For more information and data, see the full report on the Food Standards Scotland website.

See also

Estimated salt intake status for adults (19 to 64 years) in England now published

Today, Public Health England published the latest 24-hour urine estimated salt intake results from the National Diet and Nutrition Survey: Assessment of dietary sodium Adults (19 to 64 years) in England, 2014. The report covers urinary sodium excretion and estimated salt intake results for 689 adults aged 19 to 64 years in England, based on analysis of 24-hour urine samples collected over five months (May to September) in 2014. An identical survey was run concurrently in Scotland and results were published on the 23rd March 2016.The report for a recent sodium survey in Northern Ireland was published on 28th July 2016.

HNR provides the scientific lead for the UK NDNS Rolling Programme and country-specific sodium surveys are carried out in collaboration with NatCen Social Research.

There is an established relationship between salt intake and risk of high blood pressure (BP). High blood pressure (hypertension) is a risk factor for cardiovascular disease (CVD) and scientific evidence shows that a high salt intake can contribute to the development of elevated blood pressure. CVD is a major cause of morbidity and mortality in the UK and worldwide. The British Heart Foundation (BHF) in 2015 estimated that CVD causes 155,000 deaths in the UK and costs the UK economy £19 billion annually. Dietary modification is a major component in the preventative strategy to reduce the risk of CVD. Targeted public awareness campaigns by the Food Standards Agency (FSA) have aimed to inform the population about health risks associated with high salt consumption. More recently the national Change 4 Life campaign has focused on healthy lifestyles, including salt reduction. These campaigns have advised individuals to decrease their salt intake to no more than 6g/day (less for children). For more information about salt intake and effects on health, please visit the NHS website and Change 4 Life website.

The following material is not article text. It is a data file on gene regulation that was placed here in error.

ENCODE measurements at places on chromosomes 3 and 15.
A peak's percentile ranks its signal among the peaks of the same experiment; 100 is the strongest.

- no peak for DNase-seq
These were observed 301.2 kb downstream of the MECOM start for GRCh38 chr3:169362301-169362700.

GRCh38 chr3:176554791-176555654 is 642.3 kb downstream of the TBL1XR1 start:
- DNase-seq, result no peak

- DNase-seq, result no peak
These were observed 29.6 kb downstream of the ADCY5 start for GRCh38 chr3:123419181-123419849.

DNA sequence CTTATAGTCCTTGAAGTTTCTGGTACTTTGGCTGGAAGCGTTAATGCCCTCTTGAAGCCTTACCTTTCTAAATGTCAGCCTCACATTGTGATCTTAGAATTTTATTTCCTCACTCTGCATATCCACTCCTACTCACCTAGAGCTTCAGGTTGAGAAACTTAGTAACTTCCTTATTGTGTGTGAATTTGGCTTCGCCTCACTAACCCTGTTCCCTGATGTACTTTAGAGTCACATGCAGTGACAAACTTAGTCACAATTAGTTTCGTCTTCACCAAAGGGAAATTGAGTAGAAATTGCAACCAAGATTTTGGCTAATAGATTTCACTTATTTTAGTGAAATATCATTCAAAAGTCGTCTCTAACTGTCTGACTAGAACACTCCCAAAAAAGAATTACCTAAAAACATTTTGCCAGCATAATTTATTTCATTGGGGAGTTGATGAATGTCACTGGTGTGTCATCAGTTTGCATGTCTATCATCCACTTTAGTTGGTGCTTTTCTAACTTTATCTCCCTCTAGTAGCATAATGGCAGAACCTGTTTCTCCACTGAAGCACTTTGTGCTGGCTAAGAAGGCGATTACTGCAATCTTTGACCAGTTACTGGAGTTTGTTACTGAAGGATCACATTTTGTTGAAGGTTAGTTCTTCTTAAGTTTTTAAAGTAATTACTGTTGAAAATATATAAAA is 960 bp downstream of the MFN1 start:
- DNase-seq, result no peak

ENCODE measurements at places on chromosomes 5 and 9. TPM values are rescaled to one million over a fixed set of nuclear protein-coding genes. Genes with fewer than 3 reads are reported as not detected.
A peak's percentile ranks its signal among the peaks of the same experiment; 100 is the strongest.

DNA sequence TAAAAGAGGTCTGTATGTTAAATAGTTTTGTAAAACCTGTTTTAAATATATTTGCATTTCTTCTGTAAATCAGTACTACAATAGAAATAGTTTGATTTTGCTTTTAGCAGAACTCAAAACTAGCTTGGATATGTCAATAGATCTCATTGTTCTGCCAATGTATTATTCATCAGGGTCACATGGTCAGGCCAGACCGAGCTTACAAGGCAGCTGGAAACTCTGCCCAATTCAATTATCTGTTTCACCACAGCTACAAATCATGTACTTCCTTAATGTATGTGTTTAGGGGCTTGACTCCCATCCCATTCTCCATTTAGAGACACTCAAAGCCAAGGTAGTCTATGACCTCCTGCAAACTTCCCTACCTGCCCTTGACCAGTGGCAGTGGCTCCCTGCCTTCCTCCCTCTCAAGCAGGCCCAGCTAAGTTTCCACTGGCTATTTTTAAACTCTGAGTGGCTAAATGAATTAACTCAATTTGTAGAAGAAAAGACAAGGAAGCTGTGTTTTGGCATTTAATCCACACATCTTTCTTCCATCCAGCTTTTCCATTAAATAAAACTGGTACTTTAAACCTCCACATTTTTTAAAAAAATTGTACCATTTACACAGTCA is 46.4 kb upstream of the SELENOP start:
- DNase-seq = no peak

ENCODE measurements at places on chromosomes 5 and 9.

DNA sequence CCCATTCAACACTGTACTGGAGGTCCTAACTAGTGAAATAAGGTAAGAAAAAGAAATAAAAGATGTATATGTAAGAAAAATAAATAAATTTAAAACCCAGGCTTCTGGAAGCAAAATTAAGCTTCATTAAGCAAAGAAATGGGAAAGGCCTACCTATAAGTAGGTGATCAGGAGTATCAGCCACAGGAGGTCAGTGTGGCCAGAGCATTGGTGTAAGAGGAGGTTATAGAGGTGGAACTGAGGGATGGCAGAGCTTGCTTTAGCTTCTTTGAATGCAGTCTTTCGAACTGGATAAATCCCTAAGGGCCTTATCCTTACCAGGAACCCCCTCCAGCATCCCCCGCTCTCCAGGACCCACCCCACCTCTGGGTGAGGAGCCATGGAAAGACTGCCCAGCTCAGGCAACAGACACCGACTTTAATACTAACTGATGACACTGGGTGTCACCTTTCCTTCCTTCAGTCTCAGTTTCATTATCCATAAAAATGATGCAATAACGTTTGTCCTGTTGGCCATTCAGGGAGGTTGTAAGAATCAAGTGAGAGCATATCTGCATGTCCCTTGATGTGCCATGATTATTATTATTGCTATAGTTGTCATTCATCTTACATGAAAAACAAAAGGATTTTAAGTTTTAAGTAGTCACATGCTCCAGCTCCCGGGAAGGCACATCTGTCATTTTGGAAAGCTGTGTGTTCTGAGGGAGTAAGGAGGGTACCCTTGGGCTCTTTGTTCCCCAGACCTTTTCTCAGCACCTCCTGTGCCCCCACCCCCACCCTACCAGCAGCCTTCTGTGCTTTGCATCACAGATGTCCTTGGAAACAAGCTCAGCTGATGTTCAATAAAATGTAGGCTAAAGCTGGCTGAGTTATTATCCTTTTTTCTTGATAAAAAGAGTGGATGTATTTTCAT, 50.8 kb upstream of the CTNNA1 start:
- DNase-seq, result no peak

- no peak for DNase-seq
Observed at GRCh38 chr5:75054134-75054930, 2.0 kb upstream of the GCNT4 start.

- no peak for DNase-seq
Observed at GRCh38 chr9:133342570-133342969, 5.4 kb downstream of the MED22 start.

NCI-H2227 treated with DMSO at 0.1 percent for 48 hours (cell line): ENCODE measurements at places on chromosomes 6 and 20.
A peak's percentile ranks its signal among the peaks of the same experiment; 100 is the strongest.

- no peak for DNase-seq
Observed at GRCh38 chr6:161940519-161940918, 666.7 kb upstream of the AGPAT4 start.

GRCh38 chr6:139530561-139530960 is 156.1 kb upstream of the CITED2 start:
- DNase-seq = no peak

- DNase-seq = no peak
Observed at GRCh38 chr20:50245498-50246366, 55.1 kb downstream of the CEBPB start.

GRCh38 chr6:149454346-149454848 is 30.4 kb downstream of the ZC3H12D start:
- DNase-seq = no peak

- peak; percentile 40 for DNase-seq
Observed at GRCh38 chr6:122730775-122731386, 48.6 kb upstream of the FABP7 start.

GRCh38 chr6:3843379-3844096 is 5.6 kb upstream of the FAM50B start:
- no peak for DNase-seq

This report provides the latest assessment of salt intake in adults (19 to 64 years) in England and includes an updated trend analysis, which supersedes that presented in the previous England 2011 report. As part of the current report, work was undertaken to enable comparison of data from different time points which were obtained using different laboratory methods. Estimated salt intake was calculated using the equation 17.1mmol of sodium = 1g of salt and assumes all sodium was derived from salt. Results for estimated salt intake are compared with the Scientific Advisory Committee for Nutrition (SACN) threshold for population salt intake to reduce to no more than 6g per day.

Key findings

Estimated salt intake in England in 2014

  • In 2014, mean estimated salt intake for adults aged 19 to 64 years was 8.0g/day (33% higher than the SACN recommended maximum); 9.1g/day for men and 6.8g/day for women. Median estimated salt intake was 7.6g/day (27% above the SACN recommended maximum); 8.6g/day for men, 6.2g/day for women.
  • As in the past, the distribution of sodium excretion/estimated salt intake among the adult population aged 19 to 64 years was wide, ranging from 0.8g/day to 24.2g/day. The estimated salt intake of adult men aged 19 to 64 years was on average higher than women of the same age.

Estimated salt intake in England 2005/06 – 2014

  • The revised trend analysis, which investigated both gradual trends and step-changes between 2005/06 and 2014, used log-transformed data and geometric means due to the skewed nature of the data. The results showed a downward linear trend in the geometric mean salt intake from 2005/06 (8.1g/day) to 2014 (7.2g/day). This 0.9g difference equates to a relative reduction in mean estimated salt intake of approximately 11%.
  • This is a smaller difference than found in the earlier trend analysis published with the 2011 survey, due to (a) adjustments of data from previous analytical surveys to take account of changes in laboratory analytical methods for sodium over time (b) a focus on England only urinary sodium data (rather than UK data as used in the previously published trend analysis) and (c) exclusion of data from the 2000/01 NDNS of adults aged 19 to 64 years from this analysis (this was included in the previous trend analysis).
  • There was a statistically significant downward step-change in salt intake between 2005/06 and 2008/09. The change in mean estimated salt intake between 2005/06 and 2008/09 was 0.5g/day. This difference equates to a relative reduction in mean estimated salt intake of approximately 6%. Whilst the data suggest further gradual decline in subsequent years, there was no statistically significant downward linear trend or further significant step-change between the remaining neighbouring years from 2008/09 to 2014.

For more information and data, see the full report on the UK government website.

See also

Blood folate status for the UK now published as part of NDNS